By Jeff Cockrell

The story is told about a young preacher called to his first pastorate.  The first Sunday he delivered a great message.  Everyone praised their new pastor for such a wonderful message.

To their dismay, the next Sunday he preached the same message. Of course the church people became concerned and  perplexed. When he preached the same message the third Sunday, the deacons decided to have a talk with their new pastor.

The deacons explained that they enjoyed him being their pastor, and that they understood he had some learning to do. The deacons asked, “But preacher, don’t you have more than just one sermon?”  He responded, “Oh, yes! But you haven’t done anything about the first one yet.” 

Gives Balance

As a pastor I find it beneficial to emphasize certain subjects in preaching for a few weeks. As I change my focus after each series, I give my congregation the whole Word of God.

My personal aim is to say with the apostle Paul, “l have not shunned to declare unto you all the counsel of God” (Acts 20:27). Series preaching helps me accomplish this task.

Series preaching gives your people a balanced spiritual diet. Too, the congregation knows where you are going week-by-week. Excitement can build as people look forward to upcoming messages in the series.

This excitement will cause members to invite others to hear messages.

I once preached a series on the book of Philippians. Folks seemed eager to hear how to have joy in spite of trouble, in spite of people, in spite of worry and in spite of things.

Special Preparation

I recently preached a series on angels.  My purpose was to present the biblical view of angels in light of current beliefs and encourage my congregation regarding God’s care as He uses angels to minister to Christians.

Two months before the start of the series, I read five books on angels and sections on angelology and demonology in systematic theologies.  As I collected information, I came up with a general outline and sketched out eight messages.

Each week as I prepared to preach the selected message in the series, I focused my attention on the passage or message for that particular week.  At the start of the series, I had my course charted and knew where I was going.

This is the aspect that makes series preaching easier than searching for a new sermon each week.  Someone reported that one hour spent planning saves three hours of work.  Series preaching has caused me to believe this statement.

If I preach a book of the Bible, at least four weeks before the series starts, I read the book several times.  I seek to understand the book’s context and general theme.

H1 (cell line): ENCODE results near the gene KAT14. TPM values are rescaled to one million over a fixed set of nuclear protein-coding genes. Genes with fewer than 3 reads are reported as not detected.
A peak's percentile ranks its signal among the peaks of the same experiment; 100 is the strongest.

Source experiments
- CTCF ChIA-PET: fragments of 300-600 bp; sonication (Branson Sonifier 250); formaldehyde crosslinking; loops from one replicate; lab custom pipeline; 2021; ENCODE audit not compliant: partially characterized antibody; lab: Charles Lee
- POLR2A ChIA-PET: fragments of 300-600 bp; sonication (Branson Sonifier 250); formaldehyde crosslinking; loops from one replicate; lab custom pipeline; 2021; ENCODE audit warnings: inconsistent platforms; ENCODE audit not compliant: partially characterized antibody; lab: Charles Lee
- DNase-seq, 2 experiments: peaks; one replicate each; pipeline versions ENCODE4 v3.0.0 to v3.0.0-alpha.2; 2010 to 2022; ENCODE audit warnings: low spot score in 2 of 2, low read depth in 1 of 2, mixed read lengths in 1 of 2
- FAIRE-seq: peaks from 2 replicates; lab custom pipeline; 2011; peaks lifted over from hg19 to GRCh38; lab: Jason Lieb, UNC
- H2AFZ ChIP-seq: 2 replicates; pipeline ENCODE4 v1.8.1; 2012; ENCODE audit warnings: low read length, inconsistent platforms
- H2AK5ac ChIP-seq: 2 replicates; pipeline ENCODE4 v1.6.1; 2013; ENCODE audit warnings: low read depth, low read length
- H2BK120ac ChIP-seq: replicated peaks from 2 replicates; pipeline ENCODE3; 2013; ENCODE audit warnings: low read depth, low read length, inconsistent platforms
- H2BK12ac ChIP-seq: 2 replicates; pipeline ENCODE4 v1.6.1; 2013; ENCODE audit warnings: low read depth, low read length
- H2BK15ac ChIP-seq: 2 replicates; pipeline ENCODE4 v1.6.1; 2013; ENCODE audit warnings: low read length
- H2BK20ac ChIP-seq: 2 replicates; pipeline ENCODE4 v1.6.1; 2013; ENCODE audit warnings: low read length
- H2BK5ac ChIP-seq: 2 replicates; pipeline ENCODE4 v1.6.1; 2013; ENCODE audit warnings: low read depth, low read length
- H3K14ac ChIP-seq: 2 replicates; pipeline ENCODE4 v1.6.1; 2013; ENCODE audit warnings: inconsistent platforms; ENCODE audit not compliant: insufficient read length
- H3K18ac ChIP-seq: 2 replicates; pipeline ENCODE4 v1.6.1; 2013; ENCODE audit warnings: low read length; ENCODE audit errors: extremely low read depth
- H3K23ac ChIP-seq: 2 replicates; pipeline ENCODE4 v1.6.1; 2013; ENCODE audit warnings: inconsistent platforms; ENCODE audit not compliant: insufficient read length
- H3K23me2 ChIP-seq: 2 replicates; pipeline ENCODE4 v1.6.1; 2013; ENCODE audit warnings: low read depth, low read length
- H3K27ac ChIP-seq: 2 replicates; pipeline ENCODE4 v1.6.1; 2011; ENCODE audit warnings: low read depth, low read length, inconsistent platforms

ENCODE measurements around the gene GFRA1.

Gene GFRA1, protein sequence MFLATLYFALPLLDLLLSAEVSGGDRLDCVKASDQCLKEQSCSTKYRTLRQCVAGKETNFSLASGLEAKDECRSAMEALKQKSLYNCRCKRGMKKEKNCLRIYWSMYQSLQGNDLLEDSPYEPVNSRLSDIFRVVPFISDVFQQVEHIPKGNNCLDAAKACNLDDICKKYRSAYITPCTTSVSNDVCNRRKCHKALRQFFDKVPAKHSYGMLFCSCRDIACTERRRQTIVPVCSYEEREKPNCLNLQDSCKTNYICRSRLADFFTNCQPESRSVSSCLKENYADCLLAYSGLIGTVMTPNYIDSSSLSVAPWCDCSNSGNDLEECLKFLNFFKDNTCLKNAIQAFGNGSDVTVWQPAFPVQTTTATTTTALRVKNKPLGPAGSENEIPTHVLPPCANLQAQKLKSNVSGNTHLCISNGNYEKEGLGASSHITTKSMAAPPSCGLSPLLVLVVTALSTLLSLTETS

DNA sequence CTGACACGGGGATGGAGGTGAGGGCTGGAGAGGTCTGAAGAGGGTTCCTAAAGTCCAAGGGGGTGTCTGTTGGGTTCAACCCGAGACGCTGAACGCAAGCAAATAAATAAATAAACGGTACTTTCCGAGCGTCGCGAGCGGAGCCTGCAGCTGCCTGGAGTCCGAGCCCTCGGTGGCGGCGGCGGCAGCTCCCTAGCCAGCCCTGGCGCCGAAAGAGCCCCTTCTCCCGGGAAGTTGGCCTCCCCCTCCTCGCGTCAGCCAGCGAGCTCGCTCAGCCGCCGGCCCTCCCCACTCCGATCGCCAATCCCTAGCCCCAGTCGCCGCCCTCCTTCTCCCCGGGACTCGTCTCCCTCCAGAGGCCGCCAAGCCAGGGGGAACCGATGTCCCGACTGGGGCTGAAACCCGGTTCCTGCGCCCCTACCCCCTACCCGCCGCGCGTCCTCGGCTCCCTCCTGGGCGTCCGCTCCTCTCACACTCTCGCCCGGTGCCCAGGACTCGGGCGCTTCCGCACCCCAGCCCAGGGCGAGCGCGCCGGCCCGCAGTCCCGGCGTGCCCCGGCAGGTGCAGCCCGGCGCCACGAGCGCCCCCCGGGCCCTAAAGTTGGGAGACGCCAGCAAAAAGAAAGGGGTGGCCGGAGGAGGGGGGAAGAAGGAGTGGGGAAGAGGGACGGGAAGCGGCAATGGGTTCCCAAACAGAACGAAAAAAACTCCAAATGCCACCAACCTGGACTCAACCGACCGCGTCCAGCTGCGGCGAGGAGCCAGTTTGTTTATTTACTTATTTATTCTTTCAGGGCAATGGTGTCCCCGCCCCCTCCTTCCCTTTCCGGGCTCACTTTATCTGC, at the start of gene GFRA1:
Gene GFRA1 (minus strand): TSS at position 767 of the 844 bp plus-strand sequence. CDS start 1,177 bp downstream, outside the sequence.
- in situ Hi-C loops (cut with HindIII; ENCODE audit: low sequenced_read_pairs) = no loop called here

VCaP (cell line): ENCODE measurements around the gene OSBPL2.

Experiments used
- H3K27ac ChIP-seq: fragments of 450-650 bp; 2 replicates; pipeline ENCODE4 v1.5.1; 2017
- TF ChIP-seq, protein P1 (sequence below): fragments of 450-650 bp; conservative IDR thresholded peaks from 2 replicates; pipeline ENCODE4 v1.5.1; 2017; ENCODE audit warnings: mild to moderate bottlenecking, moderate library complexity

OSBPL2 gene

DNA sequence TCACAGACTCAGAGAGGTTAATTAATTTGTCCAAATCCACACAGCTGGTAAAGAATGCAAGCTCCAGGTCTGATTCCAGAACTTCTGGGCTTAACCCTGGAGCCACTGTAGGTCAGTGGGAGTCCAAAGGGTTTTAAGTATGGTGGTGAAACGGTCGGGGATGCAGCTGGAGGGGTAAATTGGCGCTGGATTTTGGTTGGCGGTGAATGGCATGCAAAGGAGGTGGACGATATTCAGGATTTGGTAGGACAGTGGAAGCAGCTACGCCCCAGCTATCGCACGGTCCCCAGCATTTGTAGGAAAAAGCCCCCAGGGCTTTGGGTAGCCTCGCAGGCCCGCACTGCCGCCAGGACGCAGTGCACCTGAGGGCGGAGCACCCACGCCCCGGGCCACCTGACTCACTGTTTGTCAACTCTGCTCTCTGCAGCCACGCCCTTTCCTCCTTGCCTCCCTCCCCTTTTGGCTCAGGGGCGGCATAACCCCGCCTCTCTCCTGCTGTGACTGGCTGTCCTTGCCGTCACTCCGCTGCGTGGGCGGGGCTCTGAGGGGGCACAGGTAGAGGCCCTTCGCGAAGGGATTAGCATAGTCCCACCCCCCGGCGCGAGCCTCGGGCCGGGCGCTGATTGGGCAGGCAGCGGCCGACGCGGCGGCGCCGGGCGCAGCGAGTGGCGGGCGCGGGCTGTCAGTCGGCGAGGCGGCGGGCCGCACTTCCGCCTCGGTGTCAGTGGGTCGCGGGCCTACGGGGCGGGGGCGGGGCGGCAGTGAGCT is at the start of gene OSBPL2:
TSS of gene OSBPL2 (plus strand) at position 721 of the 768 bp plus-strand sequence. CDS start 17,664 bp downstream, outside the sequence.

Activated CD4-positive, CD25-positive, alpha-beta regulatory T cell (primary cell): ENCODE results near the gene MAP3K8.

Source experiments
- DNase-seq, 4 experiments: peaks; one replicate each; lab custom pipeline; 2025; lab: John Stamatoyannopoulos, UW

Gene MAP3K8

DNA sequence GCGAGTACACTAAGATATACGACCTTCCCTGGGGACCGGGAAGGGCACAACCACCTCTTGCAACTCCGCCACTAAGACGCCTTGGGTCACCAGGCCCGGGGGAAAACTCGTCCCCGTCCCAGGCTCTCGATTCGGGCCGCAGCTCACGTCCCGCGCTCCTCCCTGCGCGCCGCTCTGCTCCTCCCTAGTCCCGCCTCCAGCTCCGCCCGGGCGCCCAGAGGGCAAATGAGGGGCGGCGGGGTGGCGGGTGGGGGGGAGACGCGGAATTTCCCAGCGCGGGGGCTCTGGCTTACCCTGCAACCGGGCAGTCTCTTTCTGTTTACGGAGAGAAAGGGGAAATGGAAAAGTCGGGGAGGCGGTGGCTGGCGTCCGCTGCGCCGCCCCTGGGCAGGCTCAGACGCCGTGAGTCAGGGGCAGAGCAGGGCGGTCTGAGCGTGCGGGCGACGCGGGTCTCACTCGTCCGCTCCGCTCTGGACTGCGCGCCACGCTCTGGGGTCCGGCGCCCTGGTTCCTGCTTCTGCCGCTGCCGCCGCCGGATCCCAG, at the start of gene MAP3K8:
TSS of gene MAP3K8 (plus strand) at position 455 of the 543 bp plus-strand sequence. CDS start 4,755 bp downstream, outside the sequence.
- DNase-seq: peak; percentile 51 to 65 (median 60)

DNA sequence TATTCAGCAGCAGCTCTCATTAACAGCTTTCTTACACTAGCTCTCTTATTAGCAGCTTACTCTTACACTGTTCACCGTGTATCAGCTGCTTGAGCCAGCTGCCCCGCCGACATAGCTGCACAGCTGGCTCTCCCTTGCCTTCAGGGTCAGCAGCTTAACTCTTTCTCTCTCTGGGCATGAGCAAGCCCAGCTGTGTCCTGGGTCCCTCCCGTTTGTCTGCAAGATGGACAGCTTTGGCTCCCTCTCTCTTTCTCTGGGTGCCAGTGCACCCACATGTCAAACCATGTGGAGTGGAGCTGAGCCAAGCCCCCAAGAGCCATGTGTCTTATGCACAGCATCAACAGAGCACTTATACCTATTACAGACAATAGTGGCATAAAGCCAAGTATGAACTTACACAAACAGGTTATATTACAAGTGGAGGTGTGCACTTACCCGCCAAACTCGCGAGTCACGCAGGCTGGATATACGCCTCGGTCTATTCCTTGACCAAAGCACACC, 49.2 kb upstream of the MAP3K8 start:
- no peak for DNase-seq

The question I want to answer is: “What is the message of the book and how does it apply to my congregation?”  I then work on a rough outline for the book and begin collecting information from articles, books and journals.

I am currently preaching a series on the book of James on Sunday evenings titled “Marks of Spiritual Maturity.” In a day of easy believism, my purpose is to show an illustration of a mature Christian. 

Consult The Calendar

Use the calendar. January is a good time to preach on spiritual revival or the vision of the church.  February is a great time to preach a short series directed to young people on the biblical meaning of love. Consider how effective a series on the family would be between the weeks of Mother’s Day and Father’s Day when people are thinking about family.

Because many people are away on vacation during summer months, it is a good time to preach some of the psalms of praise. Select six or eight psalms and there’s your summer preaching program.

As you look at each psalm, discuss the individual situation in which the writer praises God. If people miss a week or two, they do not miss a major point in the series like they would if you preached on “Steps to Revival.”

When people start thinking about the beginning of the new school year, preach on studying the Word of God.

Use Church Events

Use the events of the church to develop series of messages. If your church is in a building program, preach from the book of Nehemiah and focus on Nehemiah’s vision to build the wall around Jerusalem and his commitment to the task.

If your church is preparing to elect officers for the new year, plug in a series on the biblical qualifications of leaders. And of course, every preacher longs to preach on giving during stewardship month.

The pastor can preach messages on the present needs of the church. Preach a series of messages on hope and encouragement. Churches experiencing a divisive spirit need God’s Word concerning the unity of God’s people.

Holy Spirit Guidance

Above all, series preaching must be done under the guidance of the Holy Spirit. The task of preaching is not a business or just a job, it is a high calling. The task of preaching God’s Word carries a great responsibility as well as a great privilege (see James 3:1).

Preaching must not be done without the preparation of prayer. Time spent in prayer allows the Lord to direct you as you prepare to preach each series. There have been occasions in my ministry when I paused in a series to preach a particular message the Lord laid on my heart.

Series preaching is exciting preaching. It allows you the opportunity to unfold the deeper mysteries of God and reveal how God’s Word can cause change in people’s lives.

After his return from church one Sunday a small boy said, “You know what, Mommy? I’m going to be a minister when I grow up.”

“That’s fine,” said his mother. “But what made you decide to be a preacher?”

“Well,” said the boy pensively, “I’ll have to go to church on Sunday anyway, and I think it would be more fun to stand up and yell than to sit and listen.”

May pastors hunger to unfold the excitement contained in the pages of God’s Word, and may churches appreciate their pastors for their work in feeding them the manna from God.

Article adapted from Contact magazine, August 1996.